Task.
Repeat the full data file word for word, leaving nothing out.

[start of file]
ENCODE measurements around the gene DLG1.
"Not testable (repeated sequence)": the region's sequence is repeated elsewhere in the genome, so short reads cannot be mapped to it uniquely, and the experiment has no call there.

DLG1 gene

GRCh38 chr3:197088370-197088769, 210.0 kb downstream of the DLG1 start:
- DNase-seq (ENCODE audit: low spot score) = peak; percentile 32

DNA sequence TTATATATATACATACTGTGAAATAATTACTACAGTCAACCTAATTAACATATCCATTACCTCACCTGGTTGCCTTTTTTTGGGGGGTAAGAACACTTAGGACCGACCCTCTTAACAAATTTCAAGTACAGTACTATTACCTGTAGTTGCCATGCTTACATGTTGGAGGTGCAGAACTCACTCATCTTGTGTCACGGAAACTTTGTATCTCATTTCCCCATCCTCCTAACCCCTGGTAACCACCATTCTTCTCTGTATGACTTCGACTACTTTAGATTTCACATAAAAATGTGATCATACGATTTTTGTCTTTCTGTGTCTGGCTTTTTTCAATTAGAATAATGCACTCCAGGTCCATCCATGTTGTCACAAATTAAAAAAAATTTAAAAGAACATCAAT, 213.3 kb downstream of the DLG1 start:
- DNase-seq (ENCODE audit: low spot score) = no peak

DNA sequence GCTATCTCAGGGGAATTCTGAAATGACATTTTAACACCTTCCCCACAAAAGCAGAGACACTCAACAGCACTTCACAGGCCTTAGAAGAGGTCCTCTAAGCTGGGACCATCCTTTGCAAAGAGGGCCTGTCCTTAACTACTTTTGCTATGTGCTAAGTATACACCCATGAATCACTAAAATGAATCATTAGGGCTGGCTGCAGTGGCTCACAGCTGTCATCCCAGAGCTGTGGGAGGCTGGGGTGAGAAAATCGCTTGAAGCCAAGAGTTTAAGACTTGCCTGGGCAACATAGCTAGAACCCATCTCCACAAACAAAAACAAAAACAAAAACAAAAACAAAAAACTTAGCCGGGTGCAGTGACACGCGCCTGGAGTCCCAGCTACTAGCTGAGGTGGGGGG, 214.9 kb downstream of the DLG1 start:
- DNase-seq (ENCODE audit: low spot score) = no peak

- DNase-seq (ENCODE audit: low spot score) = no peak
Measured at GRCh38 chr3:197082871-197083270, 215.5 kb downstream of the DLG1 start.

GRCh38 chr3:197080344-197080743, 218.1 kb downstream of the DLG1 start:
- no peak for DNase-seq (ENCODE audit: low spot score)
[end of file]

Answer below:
ENCODE measurements around the gene DLG1.
"Not testable (repeated sequence)": the region's sequence is repeated elsewhere in the genome, so short reads cannot be mapped to it uniquely, and the experiment has no call there.

DLG1 gene

GRCh38 chr3:197088370-197088769, 210.0 kb downstream of the DLG1 start:
- DNase-seq (ENCODE audit: low spot score) = peak; percentile 32

DNA sequence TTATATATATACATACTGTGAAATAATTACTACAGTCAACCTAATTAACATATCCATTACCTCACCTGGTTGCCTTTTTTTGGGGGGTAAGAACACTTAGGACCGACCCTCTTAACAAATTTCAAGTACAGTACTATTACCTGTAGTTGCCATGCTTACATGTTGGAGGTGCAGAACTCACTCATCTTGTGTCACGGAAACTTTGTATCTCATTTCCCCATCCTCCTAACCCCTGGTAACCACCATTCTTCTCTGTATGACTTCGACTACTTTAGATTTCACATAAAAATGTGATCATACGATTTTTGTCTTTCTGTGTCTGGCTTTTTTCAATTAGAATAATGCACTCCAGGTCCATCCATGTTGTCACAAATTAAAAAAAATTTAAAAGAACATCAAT, 213.3 kb downstream of the DLG1 start:
- DNase-seq (ENCODE audit: low spot score) = no peak

DNA sequence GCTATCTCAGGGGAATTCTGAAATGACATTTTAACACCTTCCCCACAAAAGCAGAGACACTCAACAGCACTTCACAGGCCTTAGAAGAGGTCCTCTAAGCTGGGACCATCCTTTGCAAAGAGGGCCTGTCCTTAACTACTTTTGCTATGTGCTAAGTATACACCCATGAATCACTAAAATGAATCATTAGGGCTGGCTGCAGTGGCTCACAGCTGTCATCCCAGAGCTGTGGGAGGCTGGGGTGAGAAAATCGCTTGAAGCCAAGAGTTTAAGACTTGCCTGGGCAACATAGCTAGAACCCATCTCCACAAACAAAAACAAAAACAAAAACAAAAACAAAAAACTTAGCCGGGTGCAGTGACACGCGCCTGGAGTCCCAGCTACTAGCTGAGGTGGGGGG, 214.9 kb downstream of the DLG1 start:
- DNase-seq (ENCODE audit: low spot score) = no peak

- DNase-seq (ENCODE audit: low spot score) = no peak
Measured at GRCh38 chr3:197082871-197083270, 215.5 kb downstream of the DLG1 start.

GRCh38 chr3:197080344-197080743, 218.1 kb downstream of the DLG1 start:
- no peak for DNase-seq (ENCODE audit: low spot score)